Hesp

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About Hesp

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  1. Making some assumptions based on Falcon 9 launch profiles, the rocket velocity at 20km altitude is around Mach 2 / 2.5 It's safe to assume that most of the air augmentation will happen below that altitude, so exotic intakes (J58 variable geometry spike) are not needed. A proper designed diverterless supersonic intake could suffice.
  2. Well, if there is a system that allows you to relight your engine an indefinite number of times, why not use it over "old style" solutions that impose a hard limit? (see Falcon heavy splashdown and TEA/TEB exhaustion) The capability of repeated/precisely timed ignition is only an advantage from my point of view, complexity of the system doesn't change much. If the trend is to go towards rocket engine reusability and fast turnaround, a technology (and mindset) transfer from automotive sector would be a great step forward. Cost isn't a barrier for sure, with aerospace budgets you can pick the most advanced solutions and still have a bargain.
  3. I think they will use something comparable to the TJI (Turbulent Jet Ignition) currently applied in Formula1 engines. Basically, a small prechamber with a spark plug and injector. Gaseous methane would work flawlessly with it. At ignition, shaped flame jets are injected into the main combustion chamber. http://www.mahle-powertrain.com/en/experience/mahle-jet-ignition/
  4. Hesp

    JWST: it's done!

    Shouldn't GEO be enough for that? Anyway, a dollar bill is 0.11mm thick. 9B$ = 990km
  5. Cheap or not, what I was pointing out was the uncertain mixture and the ability to work with it. Car engines are more omnivorous because they've been conceived and developed to be like that. A F1 (Formula 1) engine without its bespoke fuel won't even start up. Oh, and if a car stops when using appropriate fuel, car manufacturer gets in trouble and loses money -> it's a critical failure as well from an engineering point of view.
  6. Well, commercial LPG is mostly a propane-butane mixture in uncertain proportions, and cars work reliably with it. As told before, if the engine can accept a variable HC mixture some of the ISRU complications can be ignored. What's easier, develop a more tolerant engine or deliver a "perfect" fuel refinery to Mars? I don't have an answer to this. Pure propane at -40°C has a vapour pressure of 1 bar, 0.1 bar at -85°C, 0.03 bar at -100°C. If you can keep it reasonably cool you don't need pressurized tanks at all. It's a tradeoff between cryo CH4 and Kerosene.
  7. The first is a problem that could be solvable using automotive techniques (i.e. a UEGO sensor in closed loop control to adjust Fuel-LOx mixture). Needs to be engineered for a rocket engine, yes, but it removes the need for a laboratory quality fuel and allows to settle for a "good enough" mixture. Boiloff... not sure why nobody is evaluating propane as ISRU fuel. Way more easier to keep liquid than methane, denser and more densifiable when subcooled, almost same ISP. The biggest fraction of the propellant weight will be oxygen anyway, but you can obtain it in a "easier" way from atmosphere. Maybe it's worth to liquify it, keep LOx cool by evaporation, use the GOx for other applications (fuel cells?) instead of going for a zero-boiloff solution.
  8. Hesp

    Arianespace launch thread

    As an European, my opinion is that they could do way more for the space industry. Close to where I live there are Thales-Alenia and Avio, but they are using only a minimal portion of the engineering, scientific and manufacturing resources available in the area.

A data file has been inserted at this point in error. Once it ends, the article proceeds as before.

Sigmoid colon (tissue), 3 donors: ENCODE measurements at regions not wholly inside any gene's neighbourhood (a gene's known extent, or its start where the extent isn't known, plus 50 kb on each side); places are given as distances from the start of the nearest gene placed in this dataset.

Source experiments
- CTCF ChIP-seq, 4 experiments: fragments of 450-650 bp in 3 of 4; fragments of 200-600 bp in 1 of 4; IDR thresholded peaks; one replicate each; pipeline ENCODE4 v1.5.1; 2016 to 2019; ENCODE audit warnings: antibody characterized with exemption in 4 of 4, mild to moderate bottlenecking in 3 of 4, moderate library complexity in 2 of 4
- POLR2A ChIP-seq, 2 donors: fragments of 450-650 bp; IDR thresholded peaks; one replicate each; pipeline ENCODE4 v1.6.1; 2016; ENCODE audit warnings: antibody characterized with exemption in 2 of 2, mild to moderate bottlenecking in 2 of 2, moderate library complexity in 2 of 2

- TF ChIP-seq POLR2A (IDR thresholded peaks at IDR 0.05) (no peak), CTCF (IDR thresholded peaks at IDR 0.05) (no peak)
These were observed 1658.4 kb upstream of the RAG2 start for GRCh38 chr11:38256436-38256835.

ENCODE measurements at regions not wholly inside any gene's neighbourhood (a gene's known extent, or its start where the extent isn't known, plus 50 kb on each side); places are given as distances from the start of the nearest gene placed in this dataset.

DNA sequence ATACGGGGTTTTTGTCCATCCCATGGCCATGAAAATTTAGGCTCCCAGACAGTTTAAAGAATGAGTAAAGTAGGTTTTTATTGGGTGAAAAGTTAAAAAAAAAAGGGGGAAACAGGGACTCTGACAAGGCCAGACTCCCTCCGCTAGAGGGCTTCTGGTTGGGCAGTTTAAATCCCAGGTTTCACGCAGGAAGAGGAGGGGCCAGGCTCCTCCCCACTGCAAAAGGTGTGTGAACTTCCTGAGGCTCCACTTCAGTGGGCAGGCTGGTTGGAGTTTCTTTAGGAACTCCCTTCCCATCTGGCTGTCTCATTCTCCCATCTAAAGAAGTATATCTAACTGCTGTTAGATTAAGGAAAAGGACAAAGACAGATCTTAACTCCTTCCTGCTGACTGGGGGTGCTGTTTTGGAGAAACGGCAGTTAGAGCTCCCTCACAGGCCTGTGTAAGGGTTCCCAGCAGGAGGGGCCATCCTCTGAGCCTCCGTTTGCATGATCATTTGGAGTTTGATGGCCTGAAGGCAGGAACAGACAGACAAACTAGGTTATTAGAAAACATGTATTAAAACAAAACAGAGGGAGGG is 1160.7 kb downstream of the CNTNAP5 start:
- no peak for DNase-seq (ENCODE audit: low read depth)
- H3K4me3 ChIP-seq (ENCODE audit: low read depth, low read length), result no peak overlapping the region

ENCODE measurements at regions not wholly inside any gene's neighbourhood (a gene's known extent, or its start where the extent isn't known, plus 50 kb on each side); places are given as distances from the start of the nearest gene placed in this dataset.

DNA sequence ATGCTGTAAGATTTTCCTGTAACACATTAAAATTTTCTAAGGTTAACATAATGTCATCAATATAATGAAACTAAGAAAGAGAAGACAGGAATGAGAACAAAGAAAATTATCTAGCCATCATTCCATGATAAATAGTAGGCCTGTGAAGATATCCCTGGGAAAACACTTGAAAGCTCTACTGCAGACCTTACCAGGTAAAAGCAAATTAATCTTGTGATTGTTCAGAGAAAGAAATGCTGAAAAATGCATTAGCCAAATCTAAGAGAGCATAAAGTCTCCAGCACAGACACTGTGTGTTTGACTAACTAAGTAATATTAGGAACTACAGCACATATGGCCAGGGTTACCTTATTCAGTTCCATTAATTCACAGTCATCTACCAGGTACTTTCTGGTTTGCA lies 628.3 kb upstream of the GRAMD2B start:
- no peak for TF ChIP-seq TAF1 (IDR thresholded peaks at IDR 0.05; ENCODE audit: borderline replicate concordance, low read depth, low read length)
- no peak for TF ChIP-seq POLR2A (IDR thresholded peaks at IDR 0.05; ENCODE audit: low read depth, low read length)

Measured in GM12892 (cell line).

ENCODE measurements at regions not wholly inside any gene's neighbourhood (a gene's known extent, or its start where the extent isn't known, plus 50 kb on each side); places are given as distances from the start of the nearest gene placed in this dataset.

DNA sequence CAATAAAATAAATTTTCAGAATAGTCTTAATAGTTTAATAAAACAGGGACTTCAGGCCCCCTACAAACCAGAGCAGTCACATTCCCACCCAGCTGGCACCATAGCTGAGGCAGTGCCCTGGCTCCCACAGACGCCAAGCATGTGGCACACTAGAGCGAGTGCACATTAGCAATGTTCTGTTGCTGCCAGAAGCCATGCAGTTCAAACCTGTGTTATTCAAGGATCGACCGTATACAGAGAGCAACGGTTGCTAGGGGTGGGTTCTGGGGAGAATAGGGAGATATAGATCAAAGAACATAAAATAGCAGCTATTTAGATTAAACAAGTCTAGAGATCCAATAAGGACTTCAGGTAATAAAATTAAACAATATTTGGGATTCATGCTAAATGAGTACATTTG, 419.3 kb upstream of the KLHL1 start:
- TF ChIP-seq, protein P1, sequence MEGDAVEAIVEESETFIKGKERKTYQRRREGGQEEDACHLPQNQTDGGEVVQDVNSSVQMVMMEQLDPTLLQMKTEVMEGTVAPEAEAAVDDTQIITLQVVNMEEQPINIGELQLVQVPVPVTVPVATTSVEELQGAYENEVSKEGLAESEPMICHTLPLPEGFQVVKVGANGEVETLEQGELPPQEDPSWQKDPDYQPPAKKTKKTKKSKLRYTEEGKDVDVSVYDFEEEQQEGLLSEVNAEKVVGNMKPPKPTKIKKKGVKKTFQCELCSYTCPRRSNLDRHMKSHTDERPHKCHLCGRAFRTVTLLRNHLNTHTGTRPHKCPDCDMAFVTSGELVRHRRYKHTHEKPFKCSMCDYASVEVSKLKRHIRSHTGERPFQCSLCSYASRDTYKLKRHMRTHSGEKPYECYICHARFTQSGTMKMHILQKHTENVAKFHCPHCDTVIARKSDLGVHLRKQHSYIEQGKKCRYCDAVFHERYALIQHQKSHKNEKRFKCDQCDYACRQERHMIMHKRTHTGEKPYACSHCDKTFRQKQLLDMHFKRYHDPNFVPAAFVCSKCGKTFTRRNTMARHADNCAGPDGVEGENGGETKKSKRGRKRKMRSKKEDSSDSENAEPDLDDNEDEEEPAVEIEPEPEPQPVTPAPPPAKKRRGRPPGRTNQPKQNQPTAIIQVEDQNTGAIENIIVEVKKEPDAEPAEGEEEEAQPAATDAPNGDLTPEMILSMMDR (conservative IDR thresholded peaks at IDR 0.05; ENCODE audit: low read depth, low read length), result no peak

9. Hesp

    Arianespace launch thread

    About time! Next step would be realizing that big and heavily structured organizations are slow to adapt to changing conditions...
  10. Hesp

    SpaceX Discussion Thread

    Just having a Launch Escape System decreases dramatically the LOC probability. Regarding Shuttle, risk assessment for STS-114 put a SSME catastrophic failure at 1:610
  11. Hesp

    Methane fuel physical plant details

    I'm wondering if they ever considered Propane instead than Methane. It has a higher densification potential when subcooled (less tanks on the vehicle) and storage on Mars should be way simpler (boiling point at 1 bar: -42°C, basically Mars' mean temperature)
  12. Hesp

    Oberth effect

    It was just a simple excel file answering the question: "what V_excess do I need at Mun SOI exit to have the correct V_excess at Kerbin SOI exit?". Nothing much than some basic calculations to see if it was convenient compared to a LKO launch.
  13. Hesp

    Oberth effect

    Honestly I did not perform further calculations, but my gut feeling is that could be a plausible explanation. I have to remark that @HebaruSan wrote a great tool to plan this kind of manouvers with his Astrogator. After completing that Duna mission i restarted a career in a 2.5x scale "real" system, and I should perform soon some calculations on where to place the Lunar fuel depot. The current Lunar station for surface operations is in a 100x100km orbit at 28.5° inclination from Earth equator (no plane changes needed if the launch is correctly timed). For the fuel depot I'm planning to keep an higher orbit (tentative 300x300) and aligned to the Ecliptic plane for interplanetary missions.
  14. Hesp

    STS Shuttle discussion thread

    There has been at least a materials experiment payload launched with a Shuttle and retrieved with a Dragon (MISSE-8), and other experiments are already up there: https://www.nasa.gov/mission_pages/station/research/experiments/2531.html http://www.alphaspace.com/about-misse-ff.html Hint: for moving big items around ISS you don't have to rely on what an astronaut can handle, there is a robotic arm and all you need to do is to design the item with adequate attachment points (see berthing operations of cargo capsules)